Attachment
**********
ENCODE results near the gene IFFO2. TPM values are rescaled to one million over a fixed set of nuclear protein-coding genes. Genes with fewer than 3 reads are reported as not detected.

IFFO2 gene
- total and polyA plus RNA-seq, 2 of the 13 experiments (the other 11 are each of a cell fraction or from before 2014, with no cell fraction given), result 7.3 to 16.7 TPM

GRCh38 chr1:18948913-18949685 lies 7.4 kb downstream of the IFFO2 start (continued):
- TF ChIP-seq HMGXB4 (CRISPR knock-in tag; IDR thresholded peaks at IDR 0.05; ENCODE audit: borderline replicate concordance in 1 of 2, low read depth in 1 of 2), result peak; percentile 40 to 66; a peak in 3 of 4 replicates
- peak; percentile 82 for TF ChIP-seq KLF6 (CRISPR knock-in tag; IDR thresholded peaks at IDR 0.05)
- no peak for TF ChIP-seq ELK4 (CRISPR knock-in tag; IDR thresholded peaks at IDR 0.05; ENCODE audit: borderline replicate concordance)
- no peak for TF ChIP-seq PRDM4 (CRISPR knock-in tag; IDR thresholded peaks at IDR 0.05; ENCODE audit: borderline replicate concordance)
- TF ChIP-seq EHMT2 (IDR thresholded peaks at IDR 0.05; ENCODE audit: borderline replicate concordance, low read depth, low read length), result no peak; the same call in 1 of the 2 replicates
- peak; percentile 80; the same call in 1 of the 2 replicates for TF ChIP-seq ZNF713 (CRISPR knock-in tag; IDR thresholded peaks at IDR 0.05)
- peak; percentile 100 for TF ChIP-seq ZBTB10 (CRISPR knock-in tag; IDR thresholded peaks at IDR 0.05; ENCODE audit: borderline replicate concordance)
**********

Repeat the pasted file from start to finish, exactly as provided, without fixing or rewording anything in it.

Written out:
ENCODE results near the gene IFFO2. TPM values are rescaled to one million over a fixed set of nuclear protein-coding genes. Genes with fewer than 3 reads are reported as not detected.

IFFO2 gene
- total and polyA plus RNA-seq, 2 of the 13 experiments (the other 11 are each of a cell fraction or from before 2014, with no cell fraction given), result 7.3 to 16.7 TPM

GRCh38 chr1:18948913-18949685 lies 7.4 kb downstream of the IFFO2 start (continued):
- TF ChIP-seq HMGXB4 (CRISPR knock-in tag; IDR thresholded peaks at IDR 0.05; ENCODE audit: borderline replicate concordance in 1 of 2, low read depth in 1 of 2), result peak; percentile 40 to 66; a peak in 3 of 4 replicates
- peak; percentile 82 for TF ChIP-seq KLF6 (CRISPR knock-in tag; IDR thresholded peaks at IDR 0.05)
- no peak for TF ChIP-seq ELK4 (CRISPR knock-in tag; IDR thresholded peaks at IDR 0.05; ENCODE audit: borderline replicate concordance)
- no peak for TF ChIP-seq PRDM4 (CRISPR knock-in tag; IDR thresholded peaks at IDR 0.05; ENCODE audit: borderline replicate concordance)
- TF ChIP-seq EHMT2 (IDR thresholded peaks at IDR 0.05; ENCODE audit: borderline replicate concordance, low read depth, low read length), result no peak; the same call in 1 of the 2 replicates
- peak; percentile 80; the same call in 1 of the 2 replicates for TF ChIP-seq ZNF713 (CRISPR knock-in tag; IDR thresholded peaks at IDR 0.05)
- peak; percentile 100 for TF ChIP-seq ZBTB10 (CRISPR knock-in tag; IDR thresholded peaks at IDR 0.05; ENCODE audit: borderline replicate concordance)